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C.P. Halfpenny, D.G. Hwang; Rigid Gas Permeable Contact Lens Use as a Risk Factor for LASIK Retreatment . Invest. Ophthalmol. Vis. Sci. 2006;47(13):560.
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To compare the retreatment rate after primary LASIK for myopia, hyperopia, or astigmatism of patients with hard contact lens use to that of patients with soft, toric, or no contact lens use.
This is a retrospective cohort study of all patients undergoing primary LASIK at the University of California San Francisco from 1999–2002. The records were reviewed for history of hard, toric, or soft contact lens use within 6 months of exam, patient’s age, surgeon, manifest refraction spherical equivalent, corneal curvatures by Atlas corneal topographer, corneal thickness by DGH ultrasound pachymetry, surgeon, and if a retreatment was performed within 1 year of the primary procedure. We performed logistic regression predicting retreatment using hard contact lens use, age, pre–treatment spherical equivalent, central corneal thickness, topographic astigmatism, and surgeon as covariates, and adjusting for correlation between eyes (Huber–White Sandwich estimator, Stata 7.0).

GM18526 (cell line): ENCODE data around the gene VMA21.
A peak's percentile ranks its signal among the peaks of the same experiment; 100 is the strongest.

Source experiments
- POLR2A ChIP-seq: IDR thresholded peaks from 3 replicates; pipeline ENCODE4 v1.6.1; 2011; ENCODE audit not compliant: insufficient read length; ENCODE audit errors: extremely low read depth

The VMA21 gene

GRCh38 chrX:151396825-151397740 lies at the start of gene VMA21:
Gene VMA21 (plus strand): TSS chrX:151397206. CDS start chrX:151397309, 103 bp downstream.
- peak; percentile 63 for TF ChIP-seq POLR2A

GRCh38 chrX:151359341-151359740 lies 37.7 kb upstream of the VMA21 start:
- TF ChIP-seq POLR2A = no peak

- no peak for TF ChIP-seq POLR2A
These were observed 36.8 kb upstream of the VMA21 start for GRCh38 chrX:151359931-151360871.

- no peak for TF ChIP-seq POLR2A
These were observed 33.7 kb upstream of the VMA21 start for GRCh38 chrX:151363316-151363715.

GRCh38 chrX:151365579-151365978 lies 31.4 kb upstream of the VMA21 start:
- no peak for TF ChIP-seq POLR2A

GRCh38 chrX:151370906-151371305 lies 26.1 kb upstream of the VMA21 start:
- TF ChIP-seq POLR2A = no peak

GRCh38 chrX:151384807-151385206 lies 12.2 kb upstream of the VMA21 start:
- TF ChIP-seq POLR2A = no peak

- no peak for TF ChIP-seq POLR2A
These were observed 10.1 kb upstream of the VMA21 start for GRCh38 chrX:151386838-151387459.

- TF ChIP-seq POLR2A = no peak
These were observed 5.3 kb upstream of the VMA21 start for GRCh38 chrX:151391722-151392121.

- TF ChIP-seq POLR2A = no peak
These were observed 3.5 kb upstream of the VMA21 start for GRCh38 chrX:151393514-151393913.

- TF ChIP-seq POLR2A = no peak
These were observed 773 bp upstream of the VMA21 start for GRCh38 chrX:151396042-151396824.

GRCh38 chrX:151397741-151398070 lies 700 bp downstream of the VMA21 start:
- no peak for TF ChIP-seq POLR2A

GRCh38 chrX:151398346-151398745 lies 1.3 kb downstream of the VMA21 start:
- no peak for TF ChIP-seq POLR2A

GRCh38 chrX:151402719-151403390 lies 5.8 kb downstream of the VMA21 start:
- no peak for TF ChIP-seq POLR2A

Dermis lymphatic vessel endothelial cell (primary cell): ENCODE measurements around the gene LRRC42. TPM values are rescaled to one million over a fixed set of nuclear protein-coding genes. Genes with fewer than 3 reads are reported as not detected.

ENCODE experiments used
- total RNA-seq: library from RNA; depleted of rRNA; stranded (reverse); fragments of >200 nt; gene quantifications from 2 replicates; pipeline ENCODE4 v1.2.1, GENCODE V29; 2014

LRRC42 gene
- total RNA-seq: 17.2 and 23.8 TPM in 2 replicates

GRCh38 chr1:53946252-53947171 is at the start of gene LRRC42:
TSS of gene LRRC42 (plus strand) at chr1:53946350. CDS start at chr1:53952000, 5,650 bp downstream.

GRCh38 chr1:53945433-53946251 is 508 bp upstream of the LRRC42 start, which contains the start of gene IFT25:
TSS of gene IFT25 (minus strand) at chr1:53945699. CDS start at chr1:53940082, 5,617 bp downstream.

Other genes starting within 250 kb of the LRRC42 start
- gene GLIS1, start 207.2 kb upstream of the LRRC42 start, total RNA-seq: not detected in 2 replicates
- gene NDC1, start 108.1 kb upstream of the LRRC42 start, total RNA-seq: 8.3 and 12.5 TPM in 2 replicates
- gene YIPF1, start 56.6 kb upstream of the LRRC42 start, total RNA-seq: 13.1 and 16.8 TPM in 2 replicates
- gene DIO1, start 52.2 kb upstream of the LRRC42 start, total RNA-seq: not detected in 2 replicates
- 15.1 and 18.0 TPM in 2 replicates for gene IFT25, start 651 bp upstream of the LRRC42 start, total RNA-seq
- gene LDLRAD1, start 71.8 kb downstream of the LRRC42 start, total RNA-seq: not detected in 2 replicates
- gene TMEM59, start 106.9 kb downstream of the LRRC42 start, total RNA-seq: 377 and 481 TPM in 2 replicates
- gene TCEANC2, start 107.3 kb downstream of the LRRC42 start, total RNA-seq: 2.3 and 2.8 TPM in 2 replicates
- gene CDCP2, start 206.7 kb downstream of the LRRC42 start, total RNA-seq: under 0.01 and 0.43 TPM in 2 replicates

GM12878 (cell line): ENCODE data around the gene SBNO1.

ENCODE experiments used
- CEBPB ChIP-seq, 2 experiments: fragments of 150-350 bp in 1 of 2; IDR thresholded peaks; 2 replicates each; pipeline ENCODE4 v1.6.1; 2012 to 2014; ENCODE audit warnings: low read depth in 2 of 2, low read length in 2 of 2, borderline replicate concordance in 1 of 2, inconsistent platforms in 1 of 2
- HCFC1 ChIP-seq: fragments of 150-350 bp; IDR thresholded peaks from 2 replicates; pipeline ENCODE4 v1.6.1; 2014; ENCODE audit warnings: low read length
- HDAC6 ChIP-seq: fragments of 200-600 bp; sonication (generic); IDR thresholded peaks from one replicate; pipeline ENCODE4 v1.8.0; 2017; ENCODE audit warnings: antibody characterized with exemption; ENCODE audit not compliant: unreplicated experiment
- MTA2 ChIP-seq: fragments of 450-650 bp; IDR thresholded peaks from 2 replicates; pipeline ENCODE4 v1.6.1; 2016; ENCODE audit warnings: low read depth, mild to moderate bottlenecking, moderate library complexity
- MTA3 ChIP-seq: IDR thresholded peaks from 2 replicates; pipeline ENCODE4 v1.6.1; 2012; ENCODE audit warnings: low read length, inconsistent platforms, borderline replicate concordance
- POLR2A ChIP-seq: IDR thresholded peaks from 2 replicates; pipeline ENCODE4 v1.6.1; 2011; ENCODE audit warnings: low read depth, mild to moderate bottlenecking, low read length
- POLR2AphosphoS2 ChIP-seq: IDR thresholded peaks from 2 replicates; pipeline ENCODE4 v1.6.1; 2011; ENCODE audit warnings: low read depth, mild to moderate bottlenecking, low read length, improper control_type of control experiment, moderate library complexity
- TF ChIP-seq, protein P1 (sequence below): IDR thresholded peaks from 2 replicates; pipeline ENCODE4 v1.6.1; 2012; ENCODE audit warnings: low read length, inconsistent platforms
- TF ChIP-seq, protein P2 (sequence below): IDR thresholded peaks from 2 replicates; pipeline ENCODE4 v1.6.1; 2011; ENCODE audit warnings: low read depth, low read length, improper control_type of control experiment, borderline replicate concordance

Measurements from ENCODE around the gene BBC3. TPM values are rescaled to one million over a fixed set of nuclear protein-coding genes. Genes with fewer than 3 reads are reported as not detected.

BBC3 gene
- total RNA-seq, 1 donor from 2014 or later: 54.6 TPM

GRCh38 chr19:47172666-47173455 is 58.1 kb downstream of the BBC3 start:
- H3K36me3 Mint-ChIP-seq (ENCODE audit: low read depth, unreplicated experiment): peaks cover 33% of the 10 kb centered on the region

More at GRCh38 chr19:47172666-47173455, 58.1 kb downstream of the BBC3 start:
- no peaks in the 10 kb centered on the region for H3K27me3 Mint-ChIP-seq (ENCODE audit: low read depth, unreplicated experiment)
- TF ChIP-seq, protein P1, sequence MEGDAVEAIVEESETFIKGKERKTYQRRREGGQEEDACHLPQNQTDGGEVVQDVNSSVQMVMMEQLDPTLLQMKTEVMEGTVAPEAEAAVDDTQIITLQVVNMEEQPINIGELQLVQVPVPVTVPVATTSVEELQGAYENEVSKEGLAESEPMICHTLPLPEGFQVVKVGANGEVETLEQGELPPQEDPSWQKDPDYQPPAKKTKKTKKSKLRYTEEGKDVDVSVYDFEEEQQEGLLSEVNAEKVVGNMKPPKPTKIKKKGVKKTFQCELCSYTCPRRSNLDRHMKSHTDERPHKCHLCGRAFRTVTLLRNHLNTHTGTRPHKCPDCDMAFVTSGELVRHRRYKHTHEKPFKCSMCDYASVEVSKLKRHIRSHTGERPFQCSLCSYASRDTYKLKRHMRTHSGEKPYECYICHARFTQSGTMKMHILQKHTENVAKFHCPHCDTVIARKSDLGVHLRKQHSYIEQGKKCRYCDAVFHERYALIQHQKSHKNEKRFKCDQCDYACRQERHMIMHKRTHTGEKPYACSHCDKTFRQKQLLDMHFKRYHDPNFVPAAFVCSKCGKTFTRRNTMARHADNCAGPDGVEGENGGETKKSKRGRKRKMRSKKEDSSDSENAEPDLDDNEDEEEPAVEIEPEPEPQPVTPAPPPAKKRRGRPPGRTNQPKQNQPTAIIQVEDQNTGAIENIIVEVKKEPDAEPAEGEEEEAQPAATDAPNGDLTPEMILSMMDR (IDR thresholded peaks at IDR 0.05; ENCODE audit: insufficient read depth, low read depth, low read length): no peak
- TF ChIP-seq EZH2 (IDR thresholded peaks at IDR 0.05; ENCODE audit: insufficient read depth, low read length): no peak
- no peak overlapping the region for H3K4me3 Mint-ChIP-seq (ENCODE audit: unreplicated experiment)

A total of 1409 eyes were studied, of which 173 eyes (12.3%) were in patients with a history of rigid gas permeable contact lens use. 1383(98%) eyes had myopic LASIK performed while only 26 eyes (2%) had hyperopic LASIK performed. Patients with a history of hard contact lens use had a statistically significant difference in the rate of retreatment compared to patients with a history of soft, toric, or no contact lens use (Table 1). In addition older age, a higher pre–operative spherical equivalent, and surgeon also were statistically significant risk factors. The amount of topographic astigmatism and central corneal thickness were not statistically significant factors.
Patients with a history of hard contact lens use have a statistically higher rate of retreatment after primary LASIK. This risk is statistically independent of other possible confounding risk factors including patient's age, refractive error, central corneal thickness, amount of astigmatism, and surgeon.
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